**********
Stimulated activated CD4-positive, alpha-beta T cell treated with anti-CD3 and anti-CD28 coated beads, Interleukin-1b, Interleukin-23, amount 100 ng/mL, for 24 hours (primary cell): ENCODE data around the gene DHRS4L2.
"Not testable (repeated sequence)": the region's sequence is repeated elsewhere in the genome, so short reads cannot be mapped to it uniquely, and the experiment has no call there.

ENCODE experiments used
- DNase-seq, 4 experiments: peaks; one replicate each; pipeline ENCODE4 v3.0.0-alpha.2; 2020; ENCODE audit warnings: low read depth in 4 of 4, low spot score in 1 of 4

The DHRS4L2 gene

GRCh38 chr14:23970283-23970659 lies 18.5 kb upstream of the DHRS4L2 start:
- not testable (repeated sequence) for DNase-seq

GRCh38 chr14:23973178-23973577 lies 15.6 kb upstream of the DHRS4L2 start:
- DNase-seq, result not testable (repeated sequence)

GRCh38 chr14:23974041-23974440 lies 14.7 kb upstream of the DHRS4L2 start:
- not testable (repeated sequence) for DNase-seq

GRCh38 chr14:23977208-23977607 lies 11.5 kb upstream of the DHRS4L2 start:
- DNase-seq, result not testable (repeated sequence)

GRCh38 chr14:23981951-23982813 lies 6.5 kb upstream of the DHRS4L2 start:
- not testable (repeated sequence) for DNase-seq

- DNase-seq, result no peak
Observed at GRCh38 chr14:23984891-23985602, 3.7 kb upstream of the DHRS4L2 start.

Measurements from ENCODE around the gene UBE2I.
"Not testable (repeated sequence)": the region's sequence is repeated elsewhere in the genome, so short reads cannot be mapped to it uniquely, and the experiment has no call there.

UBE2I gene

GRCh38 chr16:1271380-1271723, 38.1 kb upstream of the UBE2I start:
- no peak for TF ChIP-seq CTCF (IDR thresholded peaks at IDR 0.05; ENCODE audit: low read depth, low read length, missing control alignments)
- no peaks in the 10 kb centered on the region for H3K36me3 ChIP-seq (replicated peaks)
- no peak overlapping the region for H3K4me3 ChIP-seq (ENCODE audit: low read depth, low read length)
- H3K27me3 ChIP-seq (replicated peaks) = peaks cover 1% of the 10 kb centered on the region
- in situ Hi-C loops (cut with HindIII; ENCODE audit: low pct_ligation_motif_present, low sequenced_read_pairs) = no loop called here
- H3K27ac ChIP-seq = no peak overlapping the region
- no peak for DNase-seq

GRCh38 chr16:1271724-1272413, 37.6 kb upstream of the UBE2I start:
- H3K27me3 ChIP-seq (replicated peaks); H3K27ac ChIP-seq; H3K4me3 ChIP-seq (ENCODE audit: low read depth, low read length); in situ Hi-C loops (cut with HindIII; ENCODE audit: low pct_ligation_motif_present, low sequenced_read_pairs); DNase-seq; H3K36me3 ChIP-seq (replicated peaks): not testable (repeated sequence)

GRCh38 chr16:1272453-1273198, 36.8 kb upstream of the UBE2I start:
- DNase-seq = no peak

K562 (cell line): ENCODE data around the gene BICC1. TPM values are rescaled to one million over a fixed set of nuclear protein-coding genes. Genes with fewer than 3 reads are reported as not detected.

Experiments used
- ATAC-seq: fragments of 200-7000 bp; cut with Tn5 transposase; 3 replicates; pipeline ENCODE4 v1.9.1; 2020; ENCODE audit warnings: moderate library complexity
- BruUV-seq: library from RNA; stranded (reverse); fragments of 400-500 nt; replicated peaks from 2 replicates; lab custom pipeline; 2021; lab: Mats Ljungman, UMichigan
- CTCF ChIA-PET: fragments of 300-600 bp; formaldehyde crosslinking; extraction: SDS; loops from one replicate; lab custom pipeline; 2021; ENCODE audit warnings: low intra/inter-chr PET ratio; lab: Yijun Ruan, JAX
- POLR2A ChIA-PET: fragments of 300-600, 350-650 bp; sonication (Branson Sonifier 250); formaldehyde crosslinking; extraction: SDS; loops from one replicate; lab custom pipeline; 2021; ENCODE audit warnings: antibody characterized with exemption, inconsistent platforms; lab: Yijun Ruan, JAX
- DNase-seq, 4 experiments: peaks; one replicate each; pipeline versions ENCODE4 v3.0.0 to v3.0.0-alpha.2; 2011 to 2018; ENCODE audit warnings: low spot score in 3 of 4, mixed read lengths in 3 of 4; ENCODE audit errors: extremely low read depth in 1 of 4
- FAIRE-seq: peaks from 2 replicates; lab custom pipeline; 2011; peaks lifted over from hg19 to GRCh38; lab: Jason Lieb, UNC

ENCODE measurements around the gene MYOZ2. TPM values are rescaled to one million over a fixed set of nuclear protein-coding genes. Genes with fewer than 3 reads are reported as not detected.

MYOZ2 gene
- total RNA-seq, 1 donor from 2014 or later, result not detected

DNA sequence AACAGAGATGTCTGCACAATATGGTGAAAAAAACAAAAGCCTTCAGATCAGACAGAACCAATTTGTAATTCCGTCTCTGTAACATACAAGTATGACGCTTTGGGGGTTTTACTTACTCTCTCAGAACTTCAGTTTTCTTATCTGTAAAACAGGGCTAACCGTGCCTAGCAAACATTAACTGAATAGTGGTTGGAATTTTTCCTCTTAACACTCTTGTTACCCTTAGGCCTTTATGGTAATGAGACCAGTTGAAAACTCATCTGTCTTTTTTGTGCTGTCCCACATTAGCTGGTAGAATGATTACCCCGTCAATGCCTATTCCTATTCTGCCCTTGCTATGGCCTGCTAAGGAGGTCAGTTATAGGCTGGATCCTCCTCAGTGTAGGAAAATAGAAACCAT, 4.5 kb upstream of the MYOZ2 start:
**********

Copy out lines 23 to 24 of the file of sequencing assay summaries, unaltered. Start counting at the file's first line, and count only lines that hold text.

- no peaks in the 10 kb centered on the region for H3K36me3 ChIP-seq (replicated peaks)
- no peak overlapping the region for H3K4me3 ChIP-seq (ENCODE audit: low read depth, low read length)